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The Importance of Class in Emma

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The Importance of Class Jane Austen's Emma is about a young woman who goes through many problems to find herself, love, and happiness. Emma is an extremely wealthy person. In this novel class becomes increasingly important as it progresses. It becomes so important because Emma tries to promote Harriet to her own social level, Emma is rich enough to financially support herself without men, she does not allow Harriet to accept Robert Martin's wedding proposal, Mr. Elton marries Augusta Hawkins who has 10,000 pounds, and he does not believe that Harriet is worthy enough to marry him. The first example that illustrates the importance of class is shown through the way Emma attempts to promote Harriet to her own social level. She takes on Harriet as a project. She would notice her; she would improve her; she would detach her from her bad acquaintance and introduce her into good society; she would form her opinions and her manners (Austen 42). ...read more.


The Woodhouses are some of the oldest and most admirable people in Highbury. Just the act of meeting Emma is exciting to others, due to her social standing. Miss Woodhouse was so great a personage in Highbury that the prospect of the introduction had given as much panic as pleasure (Austen 43). So due to Emma's wealth and financial security without the need for marriage, she does not need to rely on men to further her social life. Another example of the increasing importance of class is the discouragement of Harriet's consideration of Robert Martin's proposal. Emma discourages her in a way to make it appear that she is not attempting to impact on the decision. She questions her many perplexing insinuations. 'Mr. Martin, I suppose, is not a man of information beyond the line of the business. He does not read (Austen 46)?' She also causes Harriet to admit that he is not at all a handsome man. ...read more.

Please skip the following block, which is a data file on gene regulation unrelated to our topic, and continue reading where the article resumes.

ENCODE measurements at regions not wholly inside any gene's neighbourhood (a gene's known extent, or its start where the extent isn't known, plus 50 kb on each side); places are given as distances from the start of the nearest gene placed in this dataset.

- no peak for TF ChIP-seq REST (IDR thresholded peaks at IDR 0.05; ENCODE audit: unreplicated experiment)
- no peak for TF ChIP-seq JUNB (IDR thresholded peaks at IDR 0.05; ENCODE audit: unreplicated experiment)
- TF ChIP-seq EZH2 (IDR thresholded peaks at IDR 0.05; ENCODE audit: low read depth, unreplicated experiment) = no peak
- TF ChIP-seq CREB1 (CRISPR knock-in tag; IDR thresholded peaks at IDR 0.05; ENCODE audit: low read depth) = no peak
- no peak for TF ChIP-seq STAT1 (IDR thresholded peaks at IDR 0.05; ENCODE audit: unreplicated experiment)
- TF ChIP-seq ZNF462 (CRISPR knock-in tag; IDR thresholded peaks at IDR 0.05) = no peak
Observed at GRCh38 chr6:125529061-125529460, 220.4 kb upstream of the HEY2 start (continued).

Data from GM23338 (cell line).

Elton. The most imperfect person for him is Harriet. Mr. Elton believes that Harriet is unworthy of him. He states that she is way beneath him and Emma persistently encourages him. 'Miss Smith! Message to Miss Smith! What could she possibly mean (Austen 128)!' He totally rejects her because of her social rank and never has had intimate thoughts of her. 'What can be the meaning of this? Miss Smith! I never thought of Miss Smith in the whole course of my existence; never paid her any attentions but as your friend, never cared whether she were dead or alive but as your friend (Austen 129).' He claims his love for Emma. She is so rich and Harriet is so poor. This clearly shows the importance of upper and lower class relationships. Classes of society progressively become important in the scenes and setting of Em. This is proven by the attempt to promote Harriet to a higher class, Emma's financially stable, single status, the rejection of Robert Martin's proposal to Harriet by Emma, Mr. Elton's marriage to Augusta Hawkins, and his rejection towards Harriet. ...read more.

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